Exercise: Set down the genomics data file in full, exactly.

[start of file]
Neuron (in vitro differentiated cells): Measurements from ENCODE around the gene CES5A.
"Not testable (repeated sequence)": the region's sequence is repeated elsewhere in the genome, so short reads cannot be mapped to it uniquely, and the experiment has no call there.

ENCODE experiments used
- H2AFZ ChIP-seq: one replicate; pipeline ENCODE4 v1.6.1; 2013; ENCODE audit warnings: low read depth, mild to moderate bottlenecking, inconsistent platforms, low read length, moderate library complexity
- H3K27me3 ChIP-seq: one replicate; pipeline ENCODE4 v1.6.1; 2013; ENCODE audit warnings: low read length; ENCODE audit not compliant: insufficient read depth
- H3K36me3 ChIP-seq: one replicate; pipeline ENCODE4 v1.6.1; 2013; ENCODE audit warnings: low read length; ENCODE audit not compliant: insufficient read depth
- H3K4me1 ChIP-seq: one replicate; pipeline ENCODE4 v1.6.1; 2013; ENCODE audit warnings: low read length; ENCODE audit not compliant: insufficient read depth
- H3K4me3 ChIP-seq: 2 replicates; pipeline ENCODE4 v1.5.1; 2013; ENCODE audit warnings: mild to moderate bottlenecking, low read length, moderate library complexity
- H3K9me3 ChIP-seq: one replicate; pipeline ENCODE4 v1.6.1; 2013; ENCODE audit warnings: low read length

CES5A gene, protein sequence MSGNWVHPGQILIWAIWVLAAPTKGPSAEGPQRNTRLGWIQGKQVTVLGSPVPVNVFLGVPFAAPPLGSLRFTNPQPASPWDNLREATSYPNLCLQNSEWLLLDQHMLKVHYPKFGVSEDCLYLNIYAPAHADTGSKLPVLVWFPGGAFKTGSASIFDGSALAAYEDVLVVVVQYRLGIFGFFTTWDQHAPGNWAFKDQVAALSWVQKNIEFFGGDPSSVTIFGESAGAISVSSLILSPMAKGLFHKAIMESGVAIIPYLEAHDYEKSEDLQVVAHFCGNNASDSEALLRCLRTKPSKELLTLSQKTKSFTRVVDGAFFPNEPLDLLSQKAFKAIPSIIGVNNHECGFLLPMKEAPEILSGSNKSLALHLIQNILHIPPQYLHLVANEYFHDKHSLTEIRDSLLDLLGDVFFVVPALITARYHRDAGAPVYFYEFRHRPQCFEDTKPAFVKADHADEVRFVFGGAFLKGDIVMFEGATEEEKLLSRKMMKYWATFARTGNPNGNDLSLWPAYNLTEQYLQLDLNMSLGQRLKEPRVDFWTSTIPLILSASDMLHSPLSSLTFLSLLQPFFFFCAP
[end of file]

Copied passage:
Neuron (in vitro differentiated cells): Measurements from ENCODE around the gene CES5A.
"Not testable (repeated sequence)": the region's sequence is repeated elsewhere in the genome, so short reads cannot be mapped to it uniquely, and the experiment has no call there.

ENCODE experiments used
- H2AFZ ChIP-seq: one replicate; pipeline ENCODE4 v1.6.1; 2013; ENCODE audit warnings: low read depth, mild to moderate bottlenecking, inconsistent platforms, low read length, moderate library complexity
- H3K27me3 ChIP-seq: one replicate; pipeline ENCODE4 v1.6.1; 2013; ENCODE audit warnings: low read length; ENCODE audit not compliant: insufficient read depth
- H3K36me3 ChIP-seq: one replicate; pipeline ENCODE4 v1.6.1; 2013; ENCODE audit warnings: low read length; ENCODE audit not compliant: insufficient read depth
- H3K4me1 ChIP-seq: one replicate; pipeline ENCODE4 v1.6.1; 2013; ENCODE audit warnings: low read length; ENCODE audit not compliant: insufficient read depth
- H3K4me3 ChIP-seq: 2 replicates; pipeline ENCODE4 v1.5.1; 2013; ENCODE audit warnings: mild to moderate bottlenecking, low read length, moderate library complexity
- H3K9me3 ChIP-seq: one replicate; pipeline ENCODE4 v1.6.1; 2013; ENCODE audit warnings: low read length

CES5A gene, protein sequence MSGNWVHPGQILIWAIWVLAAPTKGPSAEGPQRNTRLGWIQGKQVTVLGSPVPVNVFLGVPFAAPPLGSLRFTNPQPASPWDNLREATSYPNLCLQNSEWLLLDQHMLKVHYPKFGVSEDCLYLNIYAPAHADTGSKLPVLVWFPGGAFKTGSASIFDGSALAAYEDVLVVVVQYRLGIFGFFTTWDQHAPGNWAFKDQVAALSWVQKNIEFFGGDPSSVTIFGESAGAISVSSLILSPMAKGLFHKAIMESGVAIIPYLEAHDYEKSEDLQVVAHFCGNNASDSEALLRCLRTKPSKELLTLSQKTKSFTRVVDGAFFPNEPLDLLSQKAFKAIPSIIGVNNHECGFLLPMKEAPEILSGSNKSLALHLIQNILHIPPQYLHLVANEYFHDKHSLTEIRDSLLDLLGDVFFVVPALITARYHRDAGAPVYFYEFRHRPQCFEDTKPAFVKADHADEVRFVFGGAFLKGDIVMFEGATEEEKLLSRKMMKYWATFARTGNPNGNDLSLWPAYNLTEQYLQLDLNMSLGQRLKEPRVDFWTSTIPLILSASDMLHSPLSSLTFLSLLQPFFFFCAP